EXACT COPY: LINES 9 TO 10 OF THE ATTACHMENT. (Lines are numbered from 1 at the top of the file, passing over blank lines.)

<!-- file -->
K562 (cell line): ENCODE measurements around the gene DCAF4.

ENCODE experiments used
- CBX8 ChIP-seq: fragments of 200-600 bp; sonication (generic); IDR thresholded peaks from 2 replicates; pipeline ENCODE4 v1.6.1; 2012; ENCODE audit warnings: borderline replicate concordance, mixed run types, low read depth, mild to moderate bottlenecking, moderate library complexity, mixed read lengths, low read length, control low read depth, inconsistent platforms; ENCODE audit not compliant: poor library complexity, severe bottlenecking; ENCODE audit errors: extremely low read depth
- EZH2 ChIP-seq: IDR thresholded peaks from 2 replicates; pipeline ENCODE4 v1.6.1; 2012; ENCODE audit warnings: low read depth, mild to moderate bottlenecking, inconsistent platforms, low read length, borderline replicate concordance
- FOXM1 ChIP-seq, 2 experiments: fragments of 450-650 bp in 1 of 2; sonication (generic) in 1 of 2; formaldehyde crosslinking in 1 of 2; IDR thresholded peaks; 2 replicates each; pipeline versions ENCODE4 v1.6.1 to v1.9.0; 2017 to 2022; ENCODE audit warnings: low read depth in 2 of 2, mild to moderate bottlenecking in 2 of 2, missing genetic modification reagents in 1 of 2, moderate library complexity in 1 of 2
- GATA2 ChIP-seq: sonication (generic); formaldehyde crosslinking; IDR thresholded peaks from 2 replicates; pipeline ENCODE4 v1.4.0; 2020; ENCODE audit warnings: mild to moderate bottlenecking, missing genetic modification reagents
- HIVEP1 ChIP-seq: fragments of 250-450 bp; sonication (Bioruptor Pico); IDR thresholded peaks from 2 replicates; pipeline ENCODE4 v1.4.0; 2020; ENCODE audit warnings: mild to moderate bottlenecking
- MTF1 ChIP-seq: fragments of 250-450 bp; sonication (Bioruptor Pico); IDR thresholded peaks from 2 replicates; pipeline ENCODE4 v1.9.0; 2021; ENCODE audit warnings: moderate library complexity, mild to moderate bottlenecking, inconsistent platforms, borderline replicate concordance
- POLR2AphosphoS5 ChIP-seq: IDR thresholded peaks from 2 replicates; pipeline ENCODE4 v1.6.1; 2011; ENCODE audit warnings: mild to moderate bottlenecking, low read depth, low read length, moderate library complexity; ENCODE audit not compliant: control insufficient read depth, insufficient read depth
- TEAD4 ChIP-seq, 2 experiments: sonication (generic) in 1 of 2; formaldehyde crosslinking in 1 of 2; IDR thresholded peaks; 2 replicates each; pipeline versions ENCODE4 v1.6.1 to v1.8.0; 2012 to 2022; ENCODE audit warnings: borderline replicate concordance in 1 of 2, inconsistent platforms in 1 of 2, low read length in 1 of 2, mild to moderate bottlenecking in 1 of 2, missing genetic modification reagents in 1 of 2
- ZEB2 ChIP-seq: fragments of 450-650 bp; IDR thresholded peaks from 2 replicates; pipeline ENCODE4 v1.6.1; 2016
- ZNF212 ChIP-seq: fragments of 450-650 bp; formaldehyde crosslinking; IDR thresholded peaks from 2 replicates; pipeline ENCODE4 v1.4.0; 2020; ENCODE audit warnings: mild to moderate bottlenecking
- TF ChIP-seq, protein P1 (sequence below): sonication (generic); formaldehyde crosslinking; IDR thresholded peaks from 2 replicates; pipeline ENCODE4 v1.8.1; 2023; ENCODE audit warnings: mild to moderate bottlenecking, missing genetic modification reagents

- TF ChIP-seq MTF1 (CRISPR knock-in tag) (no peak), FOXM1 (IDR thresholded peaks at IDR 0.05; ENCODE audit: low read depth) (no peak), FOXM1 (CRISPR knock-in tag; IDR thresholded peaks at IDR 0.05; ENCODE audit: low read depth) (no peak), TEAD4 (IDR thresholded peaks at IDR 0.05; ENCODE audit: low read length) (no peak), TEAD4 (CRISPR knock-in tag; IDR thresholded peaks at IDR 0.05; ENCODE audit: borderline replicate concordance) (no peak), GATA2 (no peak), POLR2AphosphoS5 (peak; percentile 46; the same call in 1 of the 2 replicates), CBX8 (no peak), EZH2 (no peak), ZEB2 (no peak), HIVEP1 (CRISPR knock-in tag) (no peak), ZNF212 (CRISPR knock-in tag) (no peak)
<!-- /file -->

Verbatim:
- POLR2AphosphoS5 ChIP-seq: IDR thresholded peaks from 2 replicates; pipeline ENCODE4 v1.6.1; 2011; ENCODE audit warnings: mild to moderate bottlenecking, low read depth, low read length, moderate library complexity; ENCODE audit not compliant: control insufficient read depth, insufficient read depth
- TEAD4 ChIP-seq, 2 experiments: sonication (generic) in 1 of 2; formaldehyde crosslinking in 1 of 2; IDR thresholded peaks; 2 replicates each; pipeline versions ENCODE4 v1.6.1 to v1.8.0; 2012 to 2022; ENCODE audit warnings: borderline replicate concordance in 1 of 2, inconsistent platforms in 1 of 2, low read length in 1 of 2, mild to moderate bottlenecking in 1 of 2, missing genetic modification reagents in 1 of 2